We ate for a while in silence, and finally Henry began to show signs of his old self. Gradually, I drew him into conversation, mentioning my correspondence with our mutual friend, Michael, and reminiscing with him about our past adventures. The wine seemed to help him relax. Finished with the meal, I settled back, stretched, and yawned, hoping to induce him to do likewise. A good sound sleep was what he needed, I felt. Clearly, he’d been tormented by these insidious dreams about the mysterious door. But I was clumsy, and overconfident, when I tried to make him aware of how far he’d let things go. I reminded him of what a grand old house it had been, and what a shame to see it so neglected. Perhaps he could hire some workmen to restore the place, I suggested, and a cook and housekeeper to put the estate in proper running order. It was at this point that his restless fervor returned.
Henry stared at me as if I were the one losing sight of reality. “What are you talking about?” he said with irritation. “Bring people in to interfere with my work? When we’re so close to discovering the secret of the door? Are you mad?”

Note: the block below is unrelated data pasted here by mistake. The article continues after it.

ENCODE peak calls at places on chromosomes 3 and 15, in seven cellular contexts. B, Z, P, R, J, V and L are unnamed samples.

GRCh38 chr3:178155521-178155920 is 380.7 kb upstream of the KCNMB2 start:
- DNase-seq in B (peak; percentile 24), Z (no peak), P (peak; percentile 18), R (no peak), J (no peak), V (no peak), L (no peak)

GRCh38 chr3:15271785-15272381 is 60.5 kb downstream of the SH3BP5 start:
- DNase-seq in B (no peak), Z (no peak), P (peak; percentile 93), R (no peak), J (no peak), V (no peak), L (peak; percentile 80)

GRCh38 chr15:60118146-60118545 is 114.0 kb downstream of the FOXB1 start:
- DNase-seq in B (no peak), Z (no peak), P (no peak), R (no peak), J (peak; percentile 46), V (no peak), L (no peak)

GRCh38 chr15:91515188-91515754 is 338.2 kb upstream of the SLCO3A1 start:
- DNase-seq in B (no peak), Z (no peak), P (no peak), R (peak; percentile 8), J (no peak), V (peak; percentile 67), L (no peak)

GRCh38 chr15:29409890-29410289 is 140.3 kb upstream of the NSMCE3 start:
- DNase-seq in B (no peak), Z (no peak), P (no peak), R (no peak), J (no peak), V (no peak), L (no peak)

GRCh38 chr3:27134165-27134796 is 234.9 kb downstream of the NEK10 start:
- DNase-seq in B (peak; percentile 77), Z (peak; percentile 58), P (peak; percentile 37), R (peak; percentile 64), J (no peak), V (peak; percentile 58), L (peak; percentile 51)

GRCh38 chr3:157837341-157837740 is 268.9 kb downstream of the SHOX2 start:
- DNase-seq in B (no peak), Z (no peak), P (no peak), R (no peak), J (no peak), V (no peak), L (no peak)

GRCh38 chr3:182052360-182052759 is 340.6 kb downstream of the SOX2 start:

Bridling at this reversal of our situations, I spoke unwisely. “But Henry, you’ve seen for yourself there’s no secret door in the study. It was just a dream, old friend. Nothing more. Have some more wine, a nice dreamless sleep, and everything will be fine tomorrow.”
Instantly, he became enraged, sweeping his bowl and glass onto the floor with a resounding crash, pushing himself to his feet. He leaned across the table, his hands balled into fists, glaring at me. “So this is how you repay my hospitality?” An outrageous question, as it was I who had shown him the first trace of hospitality this house had seen for quite some time. “Deceiving me with false offers to help me in my work? You eat my food, drink my wine, and laugh at my greatest endeavors?”
“Henry, calm down,” I beseeched him. “I merely meant that we’ll be better prepared to understand this mystery after a good night’s rest.”
But Henry would have none of it. “I don’t need your help,” he declared bitterly. “I’ll find the door myself.” He marched out of the kitchen, heading back to the study, and I followed, trying again to calm him down. He unlocked the door to the study and I pushed myself in behind him, sure that he meant to lock me out and be done with me. Raging with anger, he crossed the room to the wall that so offended him, pounding his upraised fists against it repeatedly.